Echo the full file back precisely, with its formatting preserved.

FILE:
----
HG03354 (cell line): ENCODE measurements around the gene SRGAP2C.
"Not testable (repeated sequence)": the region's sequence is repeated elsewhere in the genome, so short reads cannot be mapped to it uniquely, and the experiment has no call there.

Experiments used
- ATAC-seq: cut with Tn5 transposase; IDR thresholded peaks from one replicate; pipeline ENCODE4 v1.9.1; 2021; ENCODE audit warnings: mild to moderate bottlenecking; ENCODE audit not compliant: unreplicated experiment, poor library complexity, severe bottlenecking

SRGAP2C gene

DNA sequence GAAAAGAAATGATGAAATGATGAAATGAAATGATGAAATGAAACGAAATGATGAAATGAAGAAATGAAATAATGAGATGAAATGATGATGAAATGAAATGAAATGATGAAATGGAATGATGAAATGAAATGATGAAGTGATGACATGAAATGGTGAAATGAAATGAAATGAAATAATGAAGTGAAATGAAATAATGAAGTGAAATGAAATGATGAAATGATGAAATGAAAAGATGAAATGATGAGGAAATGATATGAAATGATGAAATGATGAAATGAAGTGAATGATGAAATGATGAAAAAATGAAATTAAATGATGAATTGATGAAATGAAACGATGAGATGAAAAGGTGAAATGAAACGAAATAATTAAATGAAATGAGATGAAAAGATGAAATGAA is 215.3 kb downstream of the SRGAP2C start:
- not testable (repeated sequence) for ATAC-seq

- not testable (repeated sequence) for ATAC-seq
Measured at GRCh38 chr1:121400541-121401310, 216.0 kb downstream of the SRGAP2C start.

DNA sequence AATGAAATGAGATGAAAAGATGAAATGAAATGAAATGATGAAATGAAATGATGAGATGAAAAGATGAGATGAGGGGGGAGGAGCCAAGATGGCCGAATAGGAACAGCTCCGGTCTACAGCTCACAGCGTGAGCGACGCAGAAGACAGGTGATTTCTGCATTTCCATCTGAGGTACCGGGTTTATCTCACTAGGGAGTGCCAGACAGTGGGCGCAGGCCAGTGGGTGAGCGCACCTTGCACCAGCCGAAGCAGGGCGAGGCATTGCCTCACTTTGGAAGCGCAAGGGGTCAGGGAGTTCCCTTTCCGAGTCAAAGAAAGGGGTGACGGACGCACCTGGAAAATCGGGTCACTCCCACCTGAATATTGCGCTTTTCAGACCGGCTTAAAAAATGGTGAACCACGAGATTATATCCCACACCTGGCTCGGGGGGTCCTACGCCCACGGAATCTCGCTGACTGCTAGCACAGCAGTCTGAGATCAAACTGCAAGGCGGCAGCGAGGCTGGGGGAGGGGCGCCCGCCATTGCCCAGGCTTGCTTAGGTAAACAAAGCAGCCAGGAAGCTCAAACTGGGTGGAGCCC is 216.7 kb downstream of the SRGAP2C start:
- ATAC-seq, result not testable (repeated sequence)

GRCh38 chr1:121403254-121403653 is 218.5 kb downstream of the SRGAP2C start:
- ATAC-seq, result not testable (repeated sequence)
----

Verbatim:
HG03354 (cell line): ENCODE measurements around the gene SRGAP2C.
"Not testable (repeated sequence)": the region's sequence is repeated elsewhere in the genome, so short reads cannot be mapped to it uniquely, and the experiment has no call there.

Experiments used
- ATAC-seq: cut with Tn5 transposase; IDR thresholded peaks from one replicate; pipeline ENCODE4 v1.9.1; 2021; ENCODE audit warnings: mild to moderate bottlenecking; ENCODE audit not compliant: unreplicated experiment, poor library complexity, severe bottlenecking

SRGAP2C gene

DNA sequence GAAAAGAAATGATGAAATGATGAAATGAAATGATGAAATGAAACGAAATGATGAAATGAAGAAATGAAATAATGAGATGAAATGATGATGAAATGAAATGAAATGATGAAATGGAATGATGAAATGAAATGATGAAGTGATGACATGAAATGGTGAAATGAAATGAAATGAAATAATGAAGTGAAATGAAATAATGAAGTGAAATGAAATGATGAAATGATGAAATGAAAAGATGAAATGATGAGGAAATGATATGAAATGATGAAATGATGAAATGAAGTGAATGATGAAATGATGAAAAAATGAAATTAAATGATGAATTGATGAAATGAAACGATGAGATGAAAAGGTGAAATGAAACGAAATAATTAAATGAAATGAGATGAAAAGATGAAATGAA is 215.3 kb downstream of the SRGAP2C start:
- not testable (repeated sequence) for ATAC-seq

- not testable (repeated sequence) for ATAC-seq
Measured at GRCh38 chr1:121400541-121401310, 216.0 kb downstream of the SRGAP2C start.

DNA sequence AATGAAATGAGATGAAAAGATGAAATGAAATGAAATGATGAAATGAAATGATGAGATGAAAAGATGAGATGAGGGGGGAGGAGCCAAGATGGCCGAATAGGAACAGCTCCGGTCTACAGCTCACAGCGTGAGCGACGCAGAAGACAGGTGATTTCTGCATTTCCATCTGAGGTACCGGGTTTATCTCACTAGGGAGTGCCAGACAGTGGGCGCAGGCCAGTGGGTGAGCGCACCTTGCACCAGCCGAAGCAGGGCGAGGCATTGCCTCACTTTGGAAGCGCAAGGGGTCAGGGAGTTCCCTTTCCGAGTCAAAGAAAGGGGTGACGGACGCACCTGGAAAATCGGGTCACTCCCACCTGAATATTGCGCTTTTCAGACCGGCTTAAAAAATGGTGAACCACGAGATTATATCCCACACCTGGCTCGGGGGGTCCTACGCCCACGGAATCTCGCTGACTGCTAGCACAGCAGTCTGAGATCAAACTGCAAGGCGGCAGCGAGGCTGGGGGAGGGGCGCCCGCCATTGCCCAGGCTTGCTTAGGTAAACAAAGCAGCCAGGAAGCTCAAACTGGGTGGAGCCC is 216.7 kb downstream of the SRGAP2C start:
- ATAC-seq, result not testable (repeated sequence)

GRCh38 chr1:121403254-121403653 is 218.5 kb downstream of the SRGAP2C start:
- ATAC-seq, result not testable (repeated sequence)